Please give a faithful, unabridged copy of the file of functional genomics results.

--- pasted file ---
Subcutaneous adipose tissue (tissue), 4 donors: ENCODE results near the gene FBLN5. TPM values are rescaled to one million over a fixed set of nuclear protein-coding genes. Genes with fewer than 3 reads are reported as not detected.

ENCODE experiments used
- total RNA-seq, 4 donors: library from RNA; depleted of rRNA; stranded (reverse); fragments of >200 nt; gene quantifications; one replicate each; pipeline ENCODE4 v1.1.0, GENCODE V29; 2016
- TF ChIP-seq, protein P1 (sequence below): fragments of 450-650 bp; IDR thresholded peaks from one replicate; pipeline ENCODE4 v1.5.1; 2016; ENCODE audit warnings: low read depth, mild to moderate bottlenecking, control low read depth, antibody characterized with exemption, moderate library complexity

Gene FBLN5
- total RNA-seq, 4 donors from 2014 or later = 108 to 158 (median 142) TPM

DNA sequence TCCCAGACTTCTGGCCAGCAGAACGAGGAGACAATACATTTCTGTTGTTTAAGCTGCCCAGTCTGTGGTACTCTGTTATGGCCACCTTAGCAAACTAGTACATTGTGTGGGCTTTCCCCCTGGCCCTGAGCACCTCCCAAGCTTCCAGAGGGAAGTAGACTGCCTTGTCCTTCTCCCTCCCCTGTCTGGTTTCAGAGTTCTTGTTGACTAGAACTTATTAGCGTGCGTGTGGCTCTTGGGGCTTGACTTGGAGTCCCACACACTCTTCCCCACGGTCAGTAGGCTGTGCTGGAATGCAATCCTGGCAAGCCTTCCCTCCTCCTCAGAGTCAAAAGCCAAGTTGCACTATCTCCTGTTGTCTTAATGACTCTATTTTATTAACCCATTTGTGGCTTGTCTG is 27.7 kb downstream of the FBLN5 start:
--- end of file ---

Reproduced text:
Subcutaneous adipose tissue (tissue), 4 donors: ENCODE results near the gene FBLN5. TPM values are rescaled to one million over a fixed set of nuclear protein-coding genes. Genes with fewer than 3 reads are reported as not detected.

ENCODE experiments used
- total RNA-seq, 4 donors: library from RNA; depleted of rRNA; stranded (reverse); fragments of >200 nt; gene quantifications; one replicate each; pipeline ENCODE4 v1.1.0, GENCODE V29; 2016
- TF ChIP-seq, protein P1 (sequence below): fragments of 450-650 bp; IDR thresholded peaks from one replicate; pipeline ENCODE4 v1.5.1; 2016; ENCODE audit warnings: low read depth, mild to moderate bottlenecking, control low read depth, antibody characterized with exemption, moderate library complexity

Gene FBLN5
- total RNA-seq, 4 donors from 2014 or later = 108 to 158 (median 142) TPM

DNA sequence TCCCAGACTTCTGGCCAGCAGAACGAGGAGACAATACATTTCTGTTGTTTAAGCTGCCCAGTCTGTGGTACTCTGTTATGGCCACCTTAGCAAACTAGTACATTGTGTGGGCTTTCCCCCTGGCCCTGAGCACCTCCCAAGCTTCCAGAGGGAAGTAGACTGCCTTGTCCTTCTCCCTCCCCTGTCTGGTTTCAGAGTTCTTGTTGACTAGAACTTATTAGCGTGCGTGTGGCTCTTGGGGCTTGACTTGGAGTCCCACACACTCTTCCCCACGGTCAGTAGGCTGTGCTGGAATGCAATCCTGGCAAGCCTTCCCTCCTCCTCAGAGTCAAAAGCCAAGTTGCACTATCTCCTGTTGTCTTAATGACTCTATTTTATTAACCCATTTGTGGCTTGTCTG is 27.7 kb downstream of the FBLN5 start: